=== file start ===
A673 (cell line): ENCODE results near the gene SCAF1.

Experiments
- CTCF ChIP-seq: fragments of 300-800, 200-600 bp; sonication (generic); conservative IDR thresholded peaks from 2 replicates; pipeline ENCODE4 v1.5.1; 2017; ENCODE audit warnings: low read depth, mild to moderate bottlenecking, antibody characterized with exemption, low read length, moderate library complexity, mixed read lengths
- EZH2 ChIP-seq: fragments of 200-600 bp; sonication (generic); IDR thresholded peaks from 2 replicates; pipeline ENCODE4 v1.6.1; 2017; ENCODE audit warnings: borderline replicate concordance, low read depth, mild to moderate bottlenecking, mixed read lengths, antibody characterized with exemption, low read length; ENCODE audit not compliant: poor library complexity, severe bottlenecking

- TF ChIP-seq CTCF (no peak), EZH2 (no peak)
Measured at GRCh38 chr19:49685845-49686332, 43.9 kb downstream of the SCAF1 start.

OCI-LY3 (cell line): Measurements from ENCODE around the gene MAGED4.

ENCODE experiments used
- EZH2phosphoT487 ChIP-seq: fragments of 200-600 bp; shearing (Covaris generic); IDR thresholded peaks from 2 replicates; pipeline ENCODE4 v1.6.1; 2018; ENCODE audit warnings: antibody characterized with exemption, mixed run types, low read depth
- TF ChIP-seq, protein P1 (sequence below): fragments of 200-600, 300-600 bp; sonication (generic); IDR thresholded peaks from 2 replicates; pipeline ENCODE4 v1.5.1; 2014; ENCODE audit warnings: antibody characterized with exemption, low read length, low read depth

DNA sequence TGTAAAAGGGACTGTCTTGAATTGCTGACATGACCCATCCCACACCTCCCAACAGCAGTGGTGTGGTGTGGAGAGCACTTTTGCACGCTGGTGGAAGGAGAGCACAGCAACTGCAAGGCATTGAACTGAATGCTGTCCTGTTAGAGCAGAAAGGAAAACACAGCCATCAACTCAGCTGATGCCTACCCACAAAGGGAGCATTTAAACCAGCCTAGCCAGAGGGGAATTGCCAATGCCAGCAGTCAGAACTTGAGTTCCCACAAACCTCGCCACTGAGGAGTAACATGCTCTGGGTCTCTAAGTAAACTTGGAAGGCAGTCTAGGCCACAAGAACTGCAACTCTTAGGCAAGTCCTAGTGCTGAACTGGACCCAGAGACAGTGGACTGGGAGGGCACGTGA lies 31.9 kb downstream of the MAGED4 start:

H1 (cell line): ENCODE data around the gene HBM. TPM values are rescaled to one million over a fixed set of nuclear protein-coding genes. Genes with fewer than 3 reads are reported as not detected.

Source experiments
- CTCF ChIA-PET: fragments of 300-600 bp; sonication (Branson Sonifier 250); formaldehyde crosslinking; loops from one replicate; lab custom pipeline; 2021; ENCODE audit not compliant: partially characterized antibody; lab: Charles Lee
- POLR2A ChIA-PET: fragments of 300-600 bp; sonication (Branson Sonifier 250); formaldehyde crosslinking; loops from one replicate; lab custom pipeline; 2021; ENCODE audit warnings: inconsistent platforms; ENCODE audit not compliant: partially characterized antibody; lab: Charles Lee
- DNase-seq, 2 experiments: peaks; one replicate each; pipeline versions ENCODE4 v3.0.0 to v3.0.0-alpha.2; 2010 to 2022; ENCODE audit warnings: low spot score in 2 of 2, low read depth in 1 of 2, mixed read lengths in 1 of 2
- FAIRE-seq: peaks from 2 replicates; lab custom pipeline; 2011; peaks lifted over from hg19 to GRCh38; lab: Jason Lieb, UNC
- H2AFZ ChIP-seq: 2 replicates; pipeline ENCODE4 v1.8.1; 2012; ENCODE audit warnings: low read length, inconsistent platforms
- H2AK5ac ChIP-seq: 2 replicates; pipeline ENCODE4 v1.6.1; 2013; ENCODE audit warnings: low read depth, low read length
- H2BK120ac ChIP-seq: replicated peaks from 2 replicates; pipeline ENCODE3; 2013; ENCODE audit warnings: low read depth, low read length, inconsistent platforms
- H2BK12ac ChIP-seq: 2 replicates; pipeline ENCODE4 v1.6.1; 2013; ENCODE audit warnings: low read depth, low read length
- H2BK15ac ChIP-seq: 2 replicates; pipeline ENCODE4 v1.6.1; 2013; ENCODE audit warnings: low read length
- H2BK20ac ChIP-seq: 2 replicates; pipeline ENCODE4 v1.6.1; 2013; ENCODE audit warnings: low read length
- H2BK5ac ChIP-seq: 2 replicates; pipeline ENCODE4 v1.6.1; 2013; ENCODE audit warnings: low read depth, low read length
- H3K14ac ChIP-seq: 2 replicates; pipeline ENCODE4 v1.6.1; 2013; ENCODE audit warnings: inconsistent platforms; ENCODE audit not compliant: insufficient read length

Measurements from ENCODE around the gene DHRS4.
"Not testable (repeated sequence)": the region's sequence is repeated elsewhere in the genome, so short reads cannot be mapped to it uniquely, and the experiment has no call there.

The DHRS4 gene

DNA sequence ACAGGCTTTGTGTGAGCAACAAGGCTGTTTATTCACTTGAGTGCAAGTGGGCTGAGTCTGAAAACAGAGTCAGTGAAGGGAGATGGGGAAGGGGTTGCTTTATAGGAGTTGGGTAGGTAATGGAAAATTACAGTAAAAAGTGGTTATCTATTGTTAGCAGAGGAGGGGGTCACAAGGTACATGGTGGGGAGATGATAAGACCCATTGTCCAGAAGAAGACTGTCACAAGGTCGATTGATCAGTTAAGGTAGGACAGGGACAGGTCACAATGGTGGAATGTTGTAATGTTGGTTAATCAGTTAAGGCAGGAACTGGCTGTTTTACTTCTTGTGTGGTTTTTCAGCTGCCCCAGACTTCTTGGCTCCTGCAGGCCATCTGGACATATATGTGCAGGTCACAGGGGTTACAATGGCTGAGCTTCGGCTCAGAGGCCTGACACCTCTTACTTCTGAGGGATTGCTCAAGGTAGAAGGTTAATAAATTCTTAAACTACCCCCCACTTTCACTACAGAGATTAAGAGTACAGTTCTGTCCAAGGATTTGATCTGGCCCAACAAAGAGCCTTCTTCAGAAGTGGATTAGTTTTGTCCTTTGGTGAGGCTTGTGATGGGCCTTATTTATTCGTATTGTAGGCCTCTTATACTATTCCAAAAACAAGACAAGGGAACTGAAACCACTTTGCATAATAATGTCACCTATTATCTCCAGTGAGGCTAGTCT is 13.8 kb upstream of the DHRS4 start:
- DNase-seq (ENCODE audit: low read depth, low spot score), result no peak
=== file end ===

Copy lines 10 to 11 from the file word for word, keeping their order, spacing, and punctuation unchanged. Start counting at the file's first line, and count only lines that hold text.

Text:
- TF ChIP-seq, protein P1 (sequence below): fragments of 200-600, 300-600 bp; sonication (generic); IDR thresholded peaks from 2 replicates; pipeline ENCODE4 v1.5.1; 2014; ENCODE audit warnings: antibody characterized with exemption, low read length, low read depth

DNA sequence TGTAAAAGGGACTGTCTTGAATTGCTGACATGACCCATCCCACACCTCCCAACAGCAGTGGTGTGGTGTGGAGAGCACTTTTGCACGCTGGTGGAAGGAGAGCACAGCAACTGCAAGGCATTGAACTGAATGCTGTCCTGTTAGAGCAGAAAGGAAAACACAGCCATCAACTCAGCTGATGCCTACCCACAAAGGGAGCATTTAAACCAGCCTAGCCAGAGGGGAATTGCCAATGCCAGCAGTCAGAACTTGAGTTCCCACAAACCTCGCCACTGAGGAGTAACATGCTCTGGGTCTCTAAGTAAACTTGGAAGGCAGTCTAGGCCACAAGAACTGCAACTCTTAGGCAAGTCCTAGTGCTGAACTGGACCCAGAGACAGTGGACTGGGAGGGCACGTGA lies 31.9 kb downstream of the MAGED4 start: